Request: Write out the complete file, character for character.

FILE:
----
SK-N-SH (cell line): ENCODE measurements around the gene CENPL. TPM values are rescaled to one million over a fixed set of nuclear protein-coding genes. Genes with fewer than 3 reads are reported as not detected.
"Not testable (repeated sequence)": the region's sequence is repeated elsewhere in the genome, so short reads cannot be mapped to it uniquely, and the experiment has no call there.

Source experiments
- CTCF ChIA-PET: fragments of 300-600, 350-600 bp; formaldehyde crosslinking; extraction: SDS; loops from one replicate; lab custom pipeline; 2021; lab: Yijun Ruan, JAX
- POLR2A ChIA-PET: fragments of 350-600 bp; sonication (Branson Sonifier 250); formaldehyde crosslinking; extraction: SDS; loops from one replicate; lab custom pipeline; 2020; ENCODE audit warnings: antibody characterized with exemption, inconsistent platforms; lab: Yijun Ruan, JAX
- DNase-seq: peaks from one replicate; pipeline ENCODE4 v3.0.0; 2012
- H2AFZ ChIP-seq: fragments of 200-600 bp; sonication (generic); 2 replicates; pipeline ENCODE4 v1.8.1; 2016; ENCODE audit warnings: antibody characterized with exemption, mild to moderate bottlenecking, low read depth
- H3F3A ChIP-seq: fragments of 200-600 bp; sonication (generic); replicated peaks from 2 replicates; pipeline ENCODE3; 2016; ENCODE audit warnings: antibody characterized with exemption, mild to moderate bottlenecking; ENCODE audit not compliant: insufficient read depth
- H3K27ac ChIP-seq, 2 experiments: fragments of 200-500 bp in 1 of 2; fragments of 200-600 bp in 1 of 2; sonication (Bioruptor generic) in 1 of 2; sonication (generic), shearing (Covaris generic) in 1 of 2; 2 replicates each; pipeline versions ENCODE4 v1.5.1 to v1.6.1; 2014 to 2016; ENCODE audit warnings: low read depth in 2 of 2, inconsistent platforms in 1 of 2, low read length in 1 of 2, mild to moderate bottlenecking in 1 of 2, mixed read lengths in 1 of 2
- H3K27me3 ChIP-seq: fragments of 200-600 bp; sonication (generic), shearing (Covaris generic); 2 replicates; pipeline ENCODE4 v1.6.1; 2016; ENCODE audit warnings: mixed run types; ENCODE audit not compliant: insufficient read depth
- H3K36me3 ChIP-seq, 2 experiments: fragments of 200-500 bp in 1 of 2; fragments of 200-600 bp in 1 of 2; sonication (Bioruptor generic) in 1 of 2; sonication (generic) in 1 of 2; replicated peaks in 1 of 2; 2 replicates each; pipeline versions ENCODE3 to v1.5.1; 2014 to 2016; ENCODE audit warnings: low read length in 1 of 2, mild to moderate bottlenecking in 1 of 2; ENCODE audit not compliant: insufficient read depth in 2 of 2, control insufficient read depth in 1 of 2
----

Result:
SK-N-SH (cell line): ENCODE measurements around the gene CENPL. TPM values are rescaled to one million over a fixed set of nuclear protein-coding genes. Genes with fewer than 3 reads are reported as not detected.
"Not testable (repeated sequence)": the region's sequence is repeated elsewhere in the genome, so short reads cannot be mapped to it uniquely, and the experiment has no call there.

Source experiments
- CTCF ChIA-PET: fragments of 300-600, 350-600 bp; formaldehyde crosslinking; extraction: SDS; loops from one replicate; lab custom pipeline; 2021; lab: Yijun Ruan, JAX
- POLR2A ChIA-PET: fragments of 350-600 bp; sonication (Branson Sonifier 250); formaldehyde crosslinking; extraction: SDS; loops from one replicate; lab custom pipeline; 2020; ENCODE audit warnings: antibody characterized with exemption, inconsistent platforms; lab: Yijun Ruan, JAX
- DNase-seq: peaks from one replicate; pipeline ENCODE4 v3.0.0; 2012
- H2AFZ ChIP-seq: fragments of 200-600 bp; sonication (generic); 2 replicates; pipeline ENCODE4 v1.8.1; 2016; ENCODE audit warnings: antibody characterized with exemption, mild to moderate bottlenecking, low read depth
- H3F3A ChIP-seq: fragments of 200-600 bp; sonication (generic); replicated peaks from 2 replicates; pipeline ENCODE3; 2016; ENCODE audit warnings: antibody characterized with exemption, mild to moderate bottlenecking; ENCODE audit not compliant: insufficient read depth
- H3K27ac ChIP-seq, 2 experiments: fragments of 200-500 bp in 1 of 2; fragments of 200-600 bp in 1 of 2; sonication (Bioruptor generic) in 1 of 2; sonication (generic), shearing (Covaris generic) in 1 of 2; 2 replicates each; pipeline versions ENCODE4 v1.5.1 to v1.6.1; 2014 to 2016; ENCODE audit warnings: low read depth in 2 of 2, inconsistent platforms in 1 of 2, low read length in 1 of 2, mild to moderate bottlenecking in 1 of 2, mixed read lengths in 1 of 2
- H3K27me3 ChIP-seq: fragments of 200-600 bp; sonication (generic), shearing (Covaris generic); 2 replicates; pipeline ENCODE4 v1.6.1; 2016; ENCODE audit warnings: mixed run types; ENCODE audit not compliant: insufficient read depth
- H3K36me3 ChIP-seq, 2 experiments: fragments of 200-500 bp in 1 of 2; fragments of 200-600 bp in 1 of 2; sonication (Bioruptor generic) in 1 of 2; sonication (generic) in 1 of 2; replicated peaks in 1 of 2; 2 replicates each; pipeline versions ENCODE3 to v1.5.1; 2014 to 2016; ENCODE audit warnings: low read length in 1 of 2, mild to moderate bottlenecking in 1 of 2; ENCODE audit not compliant: insufficient read depth in 2 of 2, control insufficient read depth in 1 of 2